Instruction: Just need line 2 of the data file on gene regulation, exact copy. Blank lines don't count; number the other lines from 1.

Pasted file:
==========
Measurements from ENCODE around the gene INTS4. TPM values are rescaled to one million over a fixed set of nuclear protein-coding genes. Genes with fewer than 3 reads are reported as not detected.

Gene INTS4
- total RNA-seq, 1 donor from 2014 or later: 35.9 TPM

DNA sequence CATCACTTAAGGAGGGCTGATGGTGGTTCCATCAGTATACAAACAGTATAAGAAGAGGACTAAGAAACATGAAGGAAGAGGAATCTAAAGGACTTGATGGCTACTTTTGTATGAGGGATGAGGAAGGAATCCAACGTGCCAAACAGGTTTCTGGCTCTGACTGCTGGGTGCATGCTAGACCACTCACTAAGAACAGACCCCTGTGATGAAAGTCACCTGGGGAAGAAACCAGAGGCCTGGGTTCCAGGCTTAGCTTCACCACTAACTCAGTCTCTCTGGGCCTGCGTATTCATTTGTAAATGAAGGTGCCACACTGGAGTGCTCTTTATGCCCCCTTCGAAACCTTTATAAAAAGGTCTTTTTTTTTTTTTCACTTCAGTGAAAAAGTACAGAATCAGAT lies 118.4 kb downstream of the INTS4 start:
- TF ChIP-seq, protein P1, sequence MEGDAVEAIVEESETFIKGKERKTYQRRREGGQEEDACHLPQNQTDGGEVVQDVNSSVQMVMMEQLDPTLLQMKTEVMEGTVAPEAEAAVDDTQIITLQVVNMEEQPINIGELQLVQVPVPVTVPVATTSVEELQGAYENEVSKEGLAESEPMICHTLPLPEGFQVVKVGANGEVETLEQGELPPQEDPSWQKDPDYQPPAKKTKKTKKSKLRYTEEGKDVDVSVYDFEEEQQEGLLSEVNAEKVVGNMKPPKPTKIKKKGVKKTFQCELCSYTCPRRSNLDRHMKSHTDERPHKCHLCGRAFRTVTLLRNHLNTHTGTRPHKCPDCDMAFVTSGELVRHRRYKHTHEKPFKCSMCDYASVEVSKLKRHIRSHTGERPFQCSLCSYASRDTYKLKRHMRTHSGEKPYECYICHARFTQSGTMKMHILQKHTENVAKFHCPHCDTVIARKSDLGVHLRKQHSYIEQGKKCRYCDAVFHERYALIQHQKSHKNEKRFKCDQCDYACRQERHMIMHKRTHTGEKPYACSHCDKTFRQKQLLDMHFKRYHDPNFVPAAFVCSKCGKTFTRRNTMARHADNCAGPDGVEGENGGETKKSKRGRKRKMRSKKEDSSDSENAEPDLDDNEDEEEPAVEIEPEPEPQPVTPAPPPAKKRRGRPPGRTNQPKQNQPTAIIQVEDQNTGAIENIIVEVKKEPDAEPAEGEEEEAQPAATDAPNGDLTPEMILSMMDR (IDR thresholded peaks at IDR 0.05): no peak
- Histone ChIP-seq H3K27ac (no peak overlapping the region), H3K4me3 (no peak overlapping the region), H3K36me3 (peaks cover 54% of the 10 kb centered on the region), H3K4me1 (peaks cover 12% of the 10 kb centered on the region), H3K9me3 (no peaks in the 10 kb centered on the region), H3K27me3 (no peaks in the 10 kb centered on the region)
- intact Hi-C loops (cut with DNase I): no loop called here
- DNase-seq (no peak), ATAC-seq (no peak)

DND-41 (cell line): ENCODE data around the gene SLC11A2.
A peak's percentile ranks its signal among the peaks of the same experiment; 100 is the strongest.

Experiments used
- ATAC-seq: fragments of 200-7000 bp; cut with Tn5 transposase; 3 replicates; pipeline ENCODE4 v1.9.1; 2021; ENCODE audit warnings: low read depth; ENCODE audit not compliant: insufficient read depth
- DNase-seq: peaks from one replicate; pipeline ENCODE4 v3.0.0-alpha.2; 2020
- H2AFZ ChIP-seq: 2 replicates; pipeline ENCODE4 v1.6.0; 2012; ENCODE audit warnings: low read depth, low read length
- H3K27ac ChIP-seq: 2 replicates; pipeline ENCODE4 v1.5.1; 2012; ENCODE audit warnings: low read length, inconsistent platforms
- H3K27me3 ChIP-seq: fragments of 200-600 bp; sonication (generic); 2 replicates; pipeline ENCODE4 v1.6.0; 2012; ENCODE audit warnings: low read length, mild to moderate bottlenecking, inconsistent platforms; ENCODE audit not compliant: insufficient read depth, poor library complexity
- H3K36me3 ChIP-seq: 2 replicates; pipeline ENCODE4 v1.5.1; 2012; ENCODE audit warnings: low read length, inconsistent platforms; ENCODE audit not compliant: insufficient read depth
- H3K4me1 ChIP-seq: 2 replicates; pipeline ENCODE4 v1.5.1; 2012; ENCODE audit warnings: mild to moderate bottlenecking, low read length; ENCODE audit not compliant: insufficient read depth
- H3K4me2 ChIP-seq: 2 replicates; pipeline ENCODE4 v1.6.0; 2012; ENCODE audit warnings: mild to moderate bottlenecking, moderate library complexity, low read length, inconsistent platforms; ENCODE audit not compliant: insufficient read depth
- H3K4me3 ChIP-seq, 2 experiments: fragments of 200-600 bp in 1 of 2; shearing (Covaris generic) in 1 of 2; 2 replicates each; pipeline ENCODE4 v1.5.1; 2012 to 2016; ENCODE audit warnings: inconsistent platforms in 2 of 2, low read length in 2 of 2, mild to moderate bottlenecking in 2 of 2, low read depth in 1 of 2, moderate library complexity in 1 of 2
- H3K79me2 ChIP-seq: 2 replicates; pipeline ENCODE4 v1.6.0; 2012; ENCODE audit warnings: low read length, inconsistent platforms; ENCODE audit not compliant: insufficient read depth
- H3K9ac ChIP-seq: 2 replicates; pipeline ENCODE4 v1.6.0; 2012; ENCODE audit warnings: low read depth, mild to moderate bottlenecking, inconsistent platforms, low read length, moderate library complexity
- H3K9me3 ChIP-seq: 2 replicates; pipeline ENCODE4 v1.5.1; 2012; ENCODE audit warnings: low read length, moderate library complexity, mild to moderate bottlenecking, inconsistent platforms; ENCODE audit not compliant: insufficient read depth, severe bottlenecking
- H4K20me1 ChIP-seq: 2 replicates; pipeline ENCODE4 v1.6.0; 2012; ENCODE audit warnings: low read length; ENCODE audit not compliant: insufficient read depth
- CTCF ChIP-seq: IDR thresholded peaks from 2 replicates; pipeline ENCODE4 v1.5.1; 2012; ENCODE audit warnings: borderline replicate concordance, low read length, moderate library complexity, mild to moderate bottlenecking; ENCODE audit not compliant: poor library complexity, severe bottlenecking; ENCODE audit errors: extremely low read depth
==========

Gene INTS4